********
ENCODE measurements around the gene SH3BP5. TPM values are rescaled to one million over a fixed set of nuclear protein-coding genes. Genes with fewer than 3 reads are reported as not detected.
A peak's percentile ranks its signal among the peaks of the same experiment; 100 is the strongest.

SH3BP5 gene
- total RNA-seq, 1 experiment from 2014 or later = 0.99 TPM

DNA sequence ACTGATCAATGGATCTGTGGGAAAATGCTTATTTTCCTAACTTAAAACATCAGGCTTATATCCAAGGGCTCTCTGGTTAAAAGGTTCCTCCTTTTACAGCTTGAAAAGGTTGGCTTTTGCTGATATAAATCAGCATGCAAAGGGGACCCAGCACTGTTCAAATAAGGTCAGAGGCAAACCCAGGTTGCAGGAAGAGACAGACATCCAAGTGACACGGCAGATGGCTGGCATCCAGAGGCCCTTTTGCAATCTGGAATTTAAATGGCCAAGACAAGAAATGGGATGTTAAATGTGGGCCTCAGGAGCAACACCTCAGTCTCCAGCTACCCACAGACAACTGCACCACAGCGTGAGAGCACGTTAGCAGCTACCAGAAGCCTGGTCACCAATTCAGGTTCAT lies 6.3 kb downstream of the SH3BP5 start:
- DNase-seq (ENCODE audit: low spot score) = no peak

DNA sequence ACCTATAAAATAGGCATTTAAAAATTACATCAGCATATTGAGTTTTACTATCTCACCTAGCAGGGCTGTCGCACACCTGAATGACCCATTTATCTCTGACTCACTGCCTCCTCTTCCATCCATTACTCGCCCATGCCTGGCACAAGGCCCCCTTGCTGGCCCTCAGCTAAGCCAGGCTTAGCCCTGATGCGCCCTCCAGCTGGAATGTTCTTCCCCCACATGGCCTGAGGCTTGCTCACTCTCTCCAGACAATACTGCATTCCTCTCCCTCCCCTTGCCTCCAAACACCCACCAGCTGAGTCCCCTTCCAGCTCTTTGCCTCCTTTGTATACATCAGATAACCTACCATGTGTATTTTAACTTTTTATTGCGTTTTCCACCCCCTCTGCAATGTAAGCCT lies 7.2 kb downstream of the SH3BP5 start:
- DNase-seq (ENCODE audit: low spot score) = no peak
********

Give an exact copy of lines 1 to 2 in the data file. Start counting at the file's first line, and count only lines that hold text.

ENCODE measurements around the gene SH3BP5. TPM values are rescaled to one million over a fixed set of nuclear protein-coding genes. Genes with fewer than 3 reads are reported as not detected.
A peak's percentile ranks its signal among the peaks of the same experiment; 100 is the strongest.